I guess it's true, the old joke, that a bicycle is an inline wheelchair.

Now that he's won the race
He's getting his hip replaced.

Saturday, July 22, 2006

From Wright To Stealth

Want to see war planes? Today we saw some.
The Air Force Museum is awesome.

Champaign to Dayton

I don't mind driving in the rain,
but how I hate to hydroplane!

Thursday, July 20, 2006

Censored in India

India has started banning a bunch of blog sites, raising the ire of its MANY bloggers and blog-readers.

"First amendment" free speech
Seems just out of India's reach.

Wednesday, July 19, 2006

Thermo Regulation

From rattlers to the cobras, coolly hooded,
It's the common fate of snakes to be cold-blooded.

But here's one that's so smart, the rest should thank it:
He swallowed a complete electric blanket.

Assuming nothing frayed that might have shocked it,
All he needed was a working socket.

Tuesday, July 18, 2006

Armstrong Spins Muhammad

I'm reading Karen Armstrong's Muhammad: A Biography of the Prophet.

I think she puts too much modern spin on the ball.

At one point, Muhammad, who has fled Mecca, is planning a raid - a ghazu - on some Meccan caravans that are traveling through the desert.

Armstrong writes on page 169: "The ghazu had been a rough and ready way of securing a fair circulation of the available wealth during the nomadic period."

Caravan raids - about fairness?
It boggles my awareness.

Muhammad's notable enough
Without this sugar-coated stuff.

Big Dig

The Big Dig seemed like a good idea, and it had a rhyming name, so I was always a firm supporter.

Bear in mind, although a "firm supporter", I was not volunteering to support the falling ceiling.

I'd rather not meet
Slabs of concrete
Collapsing on my head.

Exactly which dolt
Selected the bolt
That left a lady dead?

You know, it's a pity -
It was surely a committee.

Sunday, July 16, 2006

Objectivist Randaphobia

Some think her philosophy grand
But carry a grudge against Rand.
She got some folks mad,
And made others sad,
But, bless her, she never was bland.


Adam Smith's ghost
has written a post
about the globe's
many Randaphobes.

It turns out the term "Randaphobia" goes back at least to 2000, since it shows up with a slightly different spelling in this article.

I must admit I like the term,
But it also makes me squirm.

Mostly because accusing one's opponents of a psychiatric disease, even humorously, borders on ad hominem.

Nonetheless, something about the lady does inspire ferocious antagonism from many - there's no question about that.

Saturday, July 15, 2006


I plan to die in glowing health,
With large amounts of excess wealth,
And then just disappear by stealth.

Friday, July 14, 2006

Echoes in Arabic

A lot of the Koran... rhymes.

You wouldn't know it from the translations I've looked at.

Apparently it's not metrical in the way Arabic poetry is typically metrical. But it's loaded with rhymes.

But to translate something into rhyme almost always requires changing the meaning a bit. And changing the meaning of holy scripture is generally a big no-no for believers.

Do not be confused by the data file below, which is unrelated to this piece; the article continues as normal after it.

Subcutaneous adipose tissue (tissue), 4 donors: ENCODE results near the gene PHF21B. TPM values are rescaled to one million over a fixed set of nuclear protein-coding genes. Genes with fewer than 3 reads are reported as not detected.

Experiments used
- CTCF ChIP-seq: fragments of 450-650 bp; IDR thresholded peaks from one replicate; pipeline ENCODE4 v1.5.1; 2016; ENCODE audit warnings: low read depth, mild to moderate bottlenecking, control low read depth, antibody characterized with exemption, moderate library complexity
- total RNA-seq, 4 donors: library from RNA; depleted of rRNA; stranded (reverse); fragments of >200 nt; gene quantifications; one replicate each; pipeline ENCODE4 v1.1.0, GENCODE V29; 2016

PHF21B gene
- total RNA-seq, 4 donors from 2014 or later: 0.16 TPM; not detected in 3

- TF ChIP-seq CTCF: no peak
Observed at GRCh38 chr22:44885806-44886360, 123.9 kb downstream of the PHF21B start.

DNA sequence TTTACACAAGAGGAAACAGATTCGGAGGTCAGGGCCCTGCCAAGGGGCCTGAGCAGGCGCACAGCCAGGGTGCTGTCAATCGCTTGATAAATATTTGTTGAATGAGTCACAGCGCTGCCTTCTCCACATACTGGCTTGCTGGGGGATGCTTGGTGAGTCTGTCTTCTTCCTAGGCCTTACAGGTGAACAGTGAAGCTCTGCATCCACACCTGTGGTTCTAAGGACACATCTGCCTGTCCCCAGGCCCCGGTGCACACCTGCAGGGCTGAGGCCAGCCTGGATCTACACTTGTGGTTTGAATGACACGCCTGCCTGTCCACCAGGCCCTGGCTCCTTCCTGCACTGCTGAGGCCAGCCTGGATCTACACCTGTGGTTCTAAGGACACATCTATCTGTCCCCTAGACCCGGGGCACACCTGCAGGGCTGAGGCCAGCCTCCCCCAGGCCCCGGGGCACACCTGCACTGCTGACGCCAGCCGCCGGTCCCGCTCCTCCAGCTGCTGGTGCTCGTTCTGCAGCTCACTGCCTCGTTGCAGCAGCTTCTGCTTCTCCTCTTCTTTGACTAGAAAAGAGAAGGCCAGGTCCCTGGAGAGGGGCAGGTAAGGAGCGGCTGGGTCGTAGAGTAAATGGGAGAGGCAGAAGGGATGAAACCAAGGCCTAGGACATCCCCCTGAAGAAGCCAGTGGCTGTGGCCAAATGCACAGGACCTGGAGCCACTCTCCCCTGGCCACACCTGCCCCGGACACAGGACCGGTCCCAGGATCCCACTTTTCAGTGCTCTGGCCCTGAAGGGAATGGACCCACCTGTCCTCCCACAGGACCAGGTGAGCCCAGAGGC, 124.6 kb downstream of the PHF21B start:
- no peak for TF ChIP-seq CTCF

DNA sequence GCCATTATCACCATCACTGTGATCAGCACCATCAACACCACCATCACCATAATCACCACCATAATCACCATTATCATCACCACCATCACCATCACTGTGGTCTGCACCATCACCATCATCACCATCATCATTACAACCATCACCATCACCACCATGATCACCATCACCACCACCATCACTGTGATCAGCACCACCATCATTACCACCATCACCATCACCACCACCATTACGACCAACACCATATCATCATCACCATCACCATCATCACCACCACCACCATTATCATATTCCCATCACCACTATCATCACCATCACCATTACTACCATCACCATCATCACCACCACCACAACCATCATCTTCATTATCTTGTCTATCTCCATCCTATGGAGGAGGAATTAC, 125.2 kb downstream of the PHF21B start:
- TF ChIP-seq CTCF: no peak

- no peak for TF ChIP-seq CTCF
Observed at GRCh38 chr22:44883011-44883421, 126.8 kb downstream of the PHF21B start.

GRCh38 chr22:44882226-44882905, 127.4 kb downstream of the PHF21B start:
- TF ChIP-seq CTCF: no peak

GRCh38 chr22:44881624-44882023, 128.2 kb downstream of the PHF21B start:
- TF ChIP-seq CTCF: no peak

Commit a big no-no?
To hell shall you go-go!

The Case of the Missing Letters

Michael Cook's
The Koran: A Very Short Introduction
Is a scholarly book
Not religious instruction.

He goes into some of the textual difficulties, including the fact that the purely Koranic text is low on vowels.

"Arabic at the time of the rise of Islam had no way of marking short vowels, and only ambiguous ways of marking long ones."

Credit goes to the Phoenicians
For inventing the alphabet.
But vowels came from the Grecians
nd thy'r th bst thng yt!

Head Spinning

Can anyone tell me who is to blame
In the puzzling matter of Valerie Plame?

Wednesday, July 12, 2006

Fowl Play

Australian scientists have reported finding the remains of an extinct bird they call "the demon duck of doom."

The demon duck of doom
Comes quacking through the gloom.

But the glossy goose of gladness
Will chase away your sadness.


I heard lots of good stories tonight, but the best one went like this:

"I knew your mother from when I was 7. I knew her for 72 years. I remember one time, we were little, I saw her planting seeds in the alley. I asked her what she was doing. She said, 'I'm planting seeds so flowers will grow.' And I was surprised because I didn't know that - I didn't know that flowers grew from seeds."

Set some seeds in the ground
And blossoms will abound.

Monday, July 10, 2006

With Apologies to Anonymous, Author of Beowulf

Beowulf begins with "Hwaet." I was talking with [info]emilya, and she confirmed it was basically the Old English spelling of "what", but meant something more like "Listen" in context.

If we do a hip-hop translation of Beowulf, we could begin with "Yo!"

Yo! Spear-tossing Danes are downright special.
Famous for sure are the kings of those folks.
Their royalty really knows how to rumble.

Scyld was a killer, skilled in collecting
Bodies of soldiers from off their beer benches...

Gender Gap Rap

At least 2 of the TOC talks touched upon the perilous topic of innate gender differences in human beings.

Walter Donway, while talking about neuroscience and the nature of man, mentioned that there is an awful lot of evidence accumulating for innate gender differences. (He has been an editor of Cerebrum for years.)